Uganda working with pharmaceutical blockchain platform MediConnect

MediConnect blockchain pharmaceutical

MediConnect—a blockchain-based platform for tracking prescription medicines—received the backing of the Ugandan government to tackle counterfeit drugs in the country.

The news comes after MediConnect met with Uganda’s President Yoweri Museveni and other government officials including minister of health, Dr. Jane Ruth Aceng.

MediConect Blockchain to tackle counterfeit medicines

Following the discussions which focused on blockchain use cases in healthcare, the Ugandan government pledged its support for MediConnect’s pharmaceutical blockchain solution. More specifically, the government stated that it would deploy the platform for tackling the country’s counterfeit drugs problem.

The World Health Organization estimates that one in 10 medical products in developing countries is fake and that 42% of them are from Africa. And according to the Ugandan National Drug Authority (NDA), 10% of the drugs prescribed in the country have substandard or counterfeit copies available in the market. Besides, counterfeit drugs also are contributing to the emergence of diseases resistant to old cures.

MediConnect aims to tackle the issue of counterfeit pharmaceuticals by enhancing the process of product verification using distributed technology. The platform employs blockchain for the recording of all prescription medication, thus providing a better way for managing the drug supply chain. This also prevents the distribution of counterfeit drugs across the country.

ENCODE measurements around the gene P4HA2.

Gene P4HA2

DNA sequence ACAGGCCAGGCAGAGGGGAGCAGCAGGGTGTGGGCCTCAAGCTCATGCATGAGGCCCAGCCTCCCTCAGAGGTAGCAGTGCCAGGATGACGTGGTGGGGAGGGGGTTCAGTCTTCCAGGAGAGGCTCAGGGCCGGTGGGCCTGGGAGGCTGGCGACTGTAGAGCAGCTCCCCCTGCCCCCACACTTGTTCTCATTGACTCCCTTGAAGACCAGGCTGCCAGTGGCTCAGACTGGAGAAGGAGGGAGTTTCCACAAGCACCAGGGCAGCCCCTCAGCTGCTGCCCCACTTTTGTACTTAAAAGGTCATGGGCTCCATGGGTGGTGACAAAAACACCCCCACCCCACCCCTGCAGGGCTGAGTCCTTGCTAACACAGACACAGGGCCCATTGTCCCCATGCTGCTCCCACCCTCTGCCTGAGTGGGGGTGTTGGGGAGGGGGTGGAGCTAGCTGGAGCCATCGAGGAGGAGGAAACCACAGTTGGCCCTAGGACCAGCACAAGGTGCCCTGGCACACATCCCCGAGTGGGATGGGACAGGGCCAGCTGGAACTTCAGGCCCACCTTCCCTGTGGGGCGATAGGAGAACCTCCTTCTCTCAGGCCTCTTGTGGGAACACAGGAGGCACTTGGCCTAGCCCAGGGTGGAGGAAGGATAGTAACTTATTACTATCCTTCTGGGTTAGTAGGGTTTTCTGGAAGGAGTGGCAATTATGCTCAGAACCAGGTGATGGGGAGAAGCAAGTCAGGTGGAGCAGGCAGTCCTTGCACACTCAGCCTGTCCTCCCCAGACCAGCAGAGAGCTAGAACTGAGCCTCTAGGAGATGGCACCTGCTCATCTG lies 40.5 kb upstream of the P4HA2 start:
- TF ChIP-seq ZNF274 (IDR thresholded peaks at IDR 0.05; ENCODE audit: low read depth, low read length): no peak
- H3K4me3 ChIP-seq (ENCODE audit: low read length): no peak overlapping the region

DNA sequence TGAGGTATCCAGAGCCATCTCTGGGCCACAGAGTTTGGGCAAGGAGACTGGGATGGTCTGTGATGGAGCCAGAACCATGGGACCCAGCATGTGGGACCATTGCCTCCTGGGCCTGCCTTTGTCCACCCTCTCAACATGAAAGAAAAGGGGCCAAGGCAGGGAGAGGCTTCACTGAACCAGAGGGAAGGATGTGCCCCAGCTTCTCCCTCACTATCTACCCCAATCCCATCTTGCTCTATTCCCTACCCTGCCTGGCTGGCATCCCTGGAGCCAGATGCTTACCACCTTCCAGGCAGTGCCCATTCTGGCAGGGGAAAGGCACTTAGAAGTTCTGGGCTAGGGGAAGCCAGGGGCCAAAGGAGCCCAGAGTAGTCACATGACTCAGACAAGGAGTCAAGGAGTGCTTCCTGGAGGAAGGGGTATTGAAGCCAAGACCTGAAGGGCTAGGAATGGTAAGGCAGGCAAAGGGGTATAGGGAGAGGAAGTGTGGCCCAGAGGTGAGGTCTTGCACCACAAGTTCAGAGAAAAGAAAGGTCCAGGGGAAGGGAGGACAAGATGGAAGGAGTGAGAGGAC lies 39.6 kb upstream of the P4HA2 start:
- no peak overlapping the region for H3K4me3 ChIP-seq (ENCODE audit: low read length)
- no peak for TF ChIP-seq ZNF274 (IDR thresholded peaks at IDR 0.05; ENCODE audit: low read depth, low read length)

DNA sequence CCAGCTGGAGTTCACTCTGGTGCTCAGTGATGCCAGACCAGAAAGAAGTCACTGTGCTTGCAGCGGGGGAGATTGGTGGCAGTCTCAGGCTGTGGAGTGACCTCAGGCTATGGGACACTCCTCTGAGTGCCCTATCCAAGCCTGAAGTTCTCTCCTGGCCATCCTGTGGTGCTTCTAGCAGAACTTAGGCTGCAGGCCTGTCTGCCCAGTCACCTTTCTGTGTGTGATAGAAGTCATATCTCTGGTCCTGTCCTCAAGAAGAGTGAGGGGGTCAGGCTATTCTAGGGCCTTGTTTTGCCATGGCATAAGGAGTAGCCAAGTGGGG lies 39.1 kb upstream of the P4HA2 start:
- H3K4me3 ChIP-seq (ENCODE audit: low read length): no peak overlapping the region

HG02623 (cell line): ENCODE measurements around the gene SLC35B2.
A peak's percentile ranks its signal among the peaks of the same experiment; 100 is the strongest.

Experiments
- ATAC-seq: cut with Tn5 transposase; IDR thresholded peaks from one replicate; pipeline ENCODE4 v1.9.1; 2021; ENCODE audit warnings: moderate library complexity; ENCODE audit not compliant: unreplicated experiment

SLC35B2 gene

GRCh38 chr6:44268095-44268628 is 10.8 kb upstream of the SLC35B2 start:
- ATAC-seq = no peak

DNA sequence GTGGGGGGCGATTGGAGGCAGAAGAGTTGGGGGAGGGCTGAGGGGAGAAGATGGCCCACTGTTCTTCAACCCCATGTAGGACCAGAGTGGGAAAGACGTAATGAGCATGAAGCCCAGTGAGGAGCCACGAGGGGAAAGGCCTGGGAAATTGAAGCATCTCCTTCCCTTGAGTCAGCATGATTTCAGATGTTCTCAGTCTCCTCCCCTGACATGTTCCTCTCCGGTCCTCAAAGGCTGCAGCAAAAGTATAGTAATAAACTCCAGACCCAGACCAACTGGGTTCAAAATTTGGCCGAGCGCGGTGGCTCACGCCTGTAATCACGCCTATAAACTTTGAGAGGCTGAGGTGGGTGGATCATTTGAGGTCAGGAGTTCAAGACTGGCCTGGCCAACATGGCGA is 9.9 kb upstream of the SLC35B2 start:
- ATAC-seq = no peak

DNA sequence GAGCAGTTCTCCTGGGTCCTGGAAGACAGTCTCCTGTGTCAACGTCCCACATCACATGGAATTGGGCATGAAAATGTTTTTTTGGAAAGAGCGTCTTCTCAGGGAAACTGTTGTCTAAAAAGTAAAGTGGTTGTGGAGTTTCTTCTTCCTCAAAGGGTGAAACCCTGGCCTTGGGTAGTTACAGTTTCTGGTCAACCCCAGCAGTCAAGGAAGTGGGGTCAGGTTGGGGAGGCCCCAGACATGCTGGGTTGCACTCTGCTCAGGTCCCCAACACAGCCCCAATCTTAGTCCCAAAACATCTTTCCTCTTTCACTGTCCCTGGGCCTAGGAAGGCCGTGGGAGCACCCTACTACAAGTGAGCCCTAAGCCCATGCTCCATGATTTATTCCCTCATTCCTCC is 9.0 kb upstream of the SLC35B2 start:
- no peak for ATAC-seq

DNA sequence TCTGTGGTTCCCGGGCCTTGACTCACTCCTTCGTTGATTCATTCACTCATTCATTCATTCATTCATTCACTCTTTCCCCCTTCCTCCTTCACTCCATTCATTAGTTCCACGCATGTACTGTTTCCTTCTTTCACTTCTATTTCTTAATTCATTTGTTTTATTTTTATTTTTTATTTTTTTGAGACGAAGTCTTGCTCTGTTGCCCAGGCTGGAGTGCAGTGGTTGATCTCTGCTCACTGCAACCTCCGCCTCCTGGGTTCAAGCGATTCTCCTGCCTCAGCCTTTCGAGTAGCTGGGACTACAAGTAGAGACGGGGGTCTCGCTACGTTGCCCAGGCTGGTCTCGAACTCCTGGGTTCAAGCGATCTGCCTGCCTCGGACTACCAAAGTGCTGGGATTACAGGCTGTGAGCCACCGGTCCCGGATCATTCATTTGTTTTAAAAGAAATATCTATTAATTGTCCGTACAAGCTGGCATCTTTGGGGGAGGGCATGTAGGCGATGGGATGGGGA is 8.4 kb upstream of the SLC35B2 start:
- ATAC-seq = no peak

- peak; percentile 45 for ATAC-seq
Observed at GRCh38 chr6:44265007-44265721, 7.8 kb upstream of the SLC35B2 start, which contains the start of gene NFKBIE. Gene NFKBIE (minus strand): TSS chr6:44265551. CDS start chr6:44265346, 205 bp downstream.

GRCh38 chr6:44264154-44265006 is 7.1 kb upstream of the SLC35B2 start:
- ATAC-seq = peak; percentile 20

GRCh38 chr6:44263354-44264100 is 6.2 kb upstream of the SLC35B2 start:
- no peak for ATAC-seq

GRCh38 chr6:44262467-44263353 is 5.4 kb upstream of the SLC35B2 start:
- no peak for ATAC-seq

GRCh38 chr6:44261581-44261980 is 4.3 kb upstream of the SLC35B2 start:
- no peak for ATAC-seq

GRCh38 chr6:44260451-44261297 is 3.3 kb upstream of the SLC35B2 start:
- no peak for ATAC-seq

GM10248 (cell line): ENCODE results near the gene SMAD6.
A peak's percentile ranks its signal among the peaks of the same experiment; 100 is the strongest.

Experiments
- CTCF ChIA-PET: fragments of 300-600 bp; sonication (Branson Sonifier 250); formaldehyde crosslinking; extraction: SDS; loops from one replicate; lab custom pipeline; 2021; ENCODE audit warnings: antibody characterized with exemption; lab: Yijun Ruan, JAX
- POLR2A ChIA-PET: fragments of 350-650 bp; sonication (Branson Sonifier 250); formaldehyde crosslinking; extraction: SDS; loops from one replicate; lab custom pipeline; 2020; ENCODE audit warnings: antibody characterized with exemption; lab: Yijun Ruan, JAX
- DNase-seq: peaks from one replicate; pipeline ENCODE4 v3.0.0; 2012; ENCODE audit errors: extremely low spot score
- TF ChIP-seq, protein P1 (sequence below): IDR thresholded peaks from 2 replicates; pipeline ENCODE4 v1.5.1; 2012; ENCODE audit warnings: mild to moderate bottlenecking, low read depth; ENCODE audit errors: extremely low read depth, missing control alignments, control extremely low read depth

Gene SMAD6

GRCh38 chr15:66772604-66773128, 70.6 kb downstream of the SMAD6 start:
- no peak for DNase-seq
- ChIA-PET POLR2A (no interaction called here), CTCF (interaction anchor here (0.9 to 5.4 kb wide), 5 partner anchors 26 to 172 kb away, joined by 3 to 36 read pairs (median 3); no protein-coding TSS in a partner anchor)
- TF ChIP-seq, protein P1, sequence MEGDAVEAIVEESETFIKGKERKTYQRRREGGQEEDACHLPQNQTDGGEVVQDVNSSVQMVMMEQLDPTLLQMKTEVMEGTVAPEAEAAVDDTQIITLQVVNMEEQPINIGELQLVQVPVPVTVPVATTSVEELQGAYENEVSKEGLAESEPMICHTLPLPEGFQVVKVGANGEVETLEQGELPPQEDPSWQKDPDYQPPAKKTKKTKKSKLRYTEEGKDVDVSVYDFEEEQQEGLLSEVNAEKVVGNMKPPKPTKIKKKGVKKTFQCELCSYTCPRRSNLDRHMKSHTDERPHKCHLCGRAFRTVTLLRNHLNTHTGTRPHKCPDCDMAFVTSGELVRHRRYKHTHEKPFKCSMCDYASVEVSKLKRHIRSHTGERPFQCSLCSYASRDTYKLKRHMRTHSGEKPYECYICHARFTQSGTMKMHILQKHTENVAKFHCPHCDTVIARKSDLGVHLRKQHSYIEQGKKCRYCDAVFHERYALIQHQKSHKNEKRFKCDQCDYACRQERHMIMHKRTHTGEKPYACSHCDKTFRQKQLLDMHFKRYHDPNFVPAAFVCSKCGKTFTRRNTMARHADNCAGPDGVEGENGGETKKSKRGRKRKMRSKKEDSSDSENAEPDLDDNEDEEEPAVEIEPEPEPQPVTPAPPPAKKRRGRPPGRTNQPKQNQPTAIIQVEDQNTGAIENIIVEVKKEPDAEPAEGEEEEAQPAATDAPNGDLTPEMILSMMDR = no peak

Dexter Blackstock, CEO of MediConnect, commented:

“Ugandan President, Minister of Health and National Drug Authority all understand the need to act fast to tackle the country’s counterfeit drug problem and recognise the benefits offered by tracing medication on the secure, scalable blockchain framework we are developing”

“We see this as an important opportunity for MediConnect to form part of Uganda’s national infrastructure and protect its citizens by ensuring all drugs in circulation are authentic and safe,” Blackstock added.

Meanwhile, Uebert Angel, strategic partner at MediConnect expressed his concerns about the counterfeits drugs problem in Uganda adding that it is “humbling to make a difference” by supporting MediConnect’s blockchain pharmaceuticals initiative.

President Museveni, who supported the adoption of blockchain in Uganda at the 2019 Africa Blockchain Conference, confirmed the meeting with a tweet:

A pharmaceutical blockchain system is what Africa needs to tackle a growing counterfeit medicines and substandard drugs problem. Such as a system would allow stakeholders to track accurately and transparently pharmaceutical products as they move through the supply chain. This makes it easier to confirm the authenticity of drugs and track it back to its origin.

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About the author

Vincent Olago

Vincent Olago

Vincent Olago is the Managing Editor of Ledger Africa and has been active in the blockchain space for three years now. He's passionate about entrepreneurship and the potential of disruptive blockchain technologies to reshape our world. He supports startups to tackle blockchain challenges, address strategic problems and optimize growth.

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